2011-10-18
Technical Paper
2011-01-2594
Hugo Pervier, Devaiah Nalianda, Ramon Espi, Vishal Sethi, Pericles Pilidis, David Zammit-Mangion, Jean-Michel Rogero, Ricardo Entz
The aviation sector has played a significant role in shaping the world into what it is today. The rapid growth of global economies and the corresponding sharp rise in the number of people now wanting to travel on business and for pleasure, has largely been responsible for the development of this industry. With a predicted rise in Revenue Passenger Kilometers (RPK) by over 150% in the next 20 years, the industry will correspondingly be a significant contributor to environmental emissions. Under such circumstances optimizing aircraft trajectories for lowered emissions will play a critical role amongst various other measures, in mitigating the probable environmental effects of increased air traffic. Aircraft trajectory optimization using evolutionary algorithms is a novel field and preliminary studies have indicated that a reduction in emissions is possible when set as objectives. The paper describes a preliminary study undertaken for the Systems for Green Operation Integrated Technology Demonstrator for the Clean Sky Project (FP7) and uses a customized algorithm NSGAMO2 (a proposed variation of the Non-dominated Sorted Genetic Algorithm II).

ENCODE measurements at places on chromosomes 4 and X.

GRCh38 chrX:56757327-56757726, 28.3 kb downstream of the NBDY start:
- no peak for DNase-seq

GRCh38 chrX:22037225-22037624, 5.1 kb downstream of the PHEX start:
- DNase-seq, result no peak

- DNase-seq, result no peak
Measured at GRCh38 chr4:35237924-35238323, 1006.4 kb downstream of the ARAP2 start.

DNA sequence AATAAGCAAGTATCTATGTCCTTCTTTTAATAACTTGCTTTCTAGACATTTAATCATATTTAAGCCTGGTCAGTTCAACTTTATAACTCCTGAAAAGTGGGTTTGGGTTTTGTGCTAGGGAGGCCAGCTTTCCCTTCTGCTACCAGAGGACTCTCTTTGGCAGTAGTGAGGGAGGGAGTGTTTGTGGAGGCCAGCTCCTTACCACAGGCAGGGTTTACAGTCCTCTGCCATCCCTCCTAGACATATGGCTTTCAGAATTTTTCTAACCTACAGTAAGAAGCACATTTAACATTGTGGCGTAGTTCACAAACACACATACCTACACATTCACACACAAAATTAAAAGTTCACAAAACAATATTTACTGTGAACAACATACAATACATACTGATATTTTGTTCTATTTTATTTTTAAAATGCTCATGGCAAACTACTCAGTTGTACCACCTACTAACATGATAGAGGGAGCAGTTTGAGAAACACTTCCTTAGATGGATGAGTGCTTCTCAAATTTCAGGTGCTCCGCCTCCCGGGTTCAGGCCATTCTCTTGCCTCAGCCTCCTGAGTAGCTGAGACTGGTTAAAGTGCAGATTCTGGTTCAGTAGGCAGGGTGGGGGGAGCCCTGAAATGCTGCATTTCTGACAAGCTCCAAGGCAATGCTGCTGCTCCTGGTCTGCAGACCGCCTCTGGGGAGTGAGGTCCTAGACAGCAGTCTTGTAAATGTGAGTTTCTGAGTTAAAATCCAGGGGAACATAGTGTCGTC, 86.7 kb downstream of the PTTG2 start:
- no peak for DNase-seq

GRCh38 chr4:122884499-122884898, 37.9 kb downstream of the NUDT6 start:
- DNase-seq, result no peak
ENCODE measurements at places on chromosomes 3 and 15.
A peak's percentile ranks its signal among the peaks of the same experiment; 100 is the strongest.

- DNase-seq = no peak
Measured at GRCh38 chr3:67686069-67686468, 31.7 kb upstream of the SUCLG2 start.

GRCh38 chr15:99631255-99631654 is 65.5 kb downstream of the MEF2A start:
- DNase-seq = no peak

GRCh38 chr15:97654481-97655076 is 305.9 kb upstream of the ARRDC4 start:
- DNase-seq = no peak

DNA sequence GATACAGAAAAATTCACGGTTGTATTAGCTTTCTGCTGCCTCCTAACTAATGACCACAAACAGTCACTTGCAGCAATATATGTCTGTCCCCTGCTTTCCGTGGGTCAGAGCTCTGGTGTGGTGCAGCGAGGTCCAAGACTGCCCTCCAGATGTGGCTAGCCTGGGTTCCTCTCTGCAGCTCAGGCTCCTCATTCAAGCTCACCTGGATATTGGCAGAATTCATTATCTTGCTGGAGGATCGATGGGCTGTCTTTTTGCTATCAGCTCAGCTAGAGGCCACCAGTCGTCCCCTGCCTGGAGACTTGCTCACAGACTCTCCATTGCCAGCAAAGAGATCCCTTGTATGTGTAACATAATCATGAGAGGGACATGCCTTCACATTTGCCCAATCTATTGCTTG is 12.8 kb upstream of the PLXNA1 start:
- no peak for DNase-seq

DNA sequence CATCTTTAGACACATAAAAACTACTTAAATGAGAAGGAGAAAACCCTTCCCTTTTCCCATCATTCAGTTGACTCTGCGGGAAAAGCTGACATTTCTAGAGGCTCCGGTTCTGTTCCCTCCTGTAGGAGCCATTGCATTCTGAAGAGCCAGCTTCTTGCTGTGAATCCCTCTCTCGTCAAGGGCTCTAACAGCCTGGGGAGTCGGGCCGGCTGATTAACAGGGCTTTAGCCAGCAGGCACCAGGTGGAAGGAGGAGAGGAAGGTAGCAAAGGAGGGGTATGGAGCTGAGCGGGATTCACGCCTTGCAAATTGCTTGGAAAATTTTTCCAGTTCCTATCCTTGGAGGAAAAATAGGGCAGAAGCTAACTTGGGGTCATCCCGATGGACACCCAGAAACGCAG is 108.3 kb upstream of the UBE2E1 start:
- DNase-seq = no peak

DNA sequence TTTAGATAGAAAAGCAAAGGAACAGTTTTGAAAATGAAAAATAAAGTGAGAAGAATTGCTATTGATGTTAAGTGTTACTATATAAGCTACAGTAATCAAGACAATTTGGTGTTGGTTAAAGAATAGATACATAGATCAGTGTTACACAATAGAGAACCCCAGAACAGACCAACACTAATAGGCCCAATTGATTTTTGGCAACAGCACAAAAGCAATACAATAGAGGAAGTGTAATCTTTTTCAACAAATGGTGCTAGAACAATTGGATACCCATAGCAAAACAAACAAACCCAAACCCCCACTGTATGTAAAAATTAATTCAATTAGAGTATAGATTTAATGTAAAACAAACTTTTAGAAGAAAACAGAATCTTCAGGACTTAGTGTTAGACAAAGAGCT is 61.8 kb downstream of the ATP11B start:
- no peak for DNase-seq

2011-10-18
Technical Paper
2011-01-2616
Gabriella Caporaletti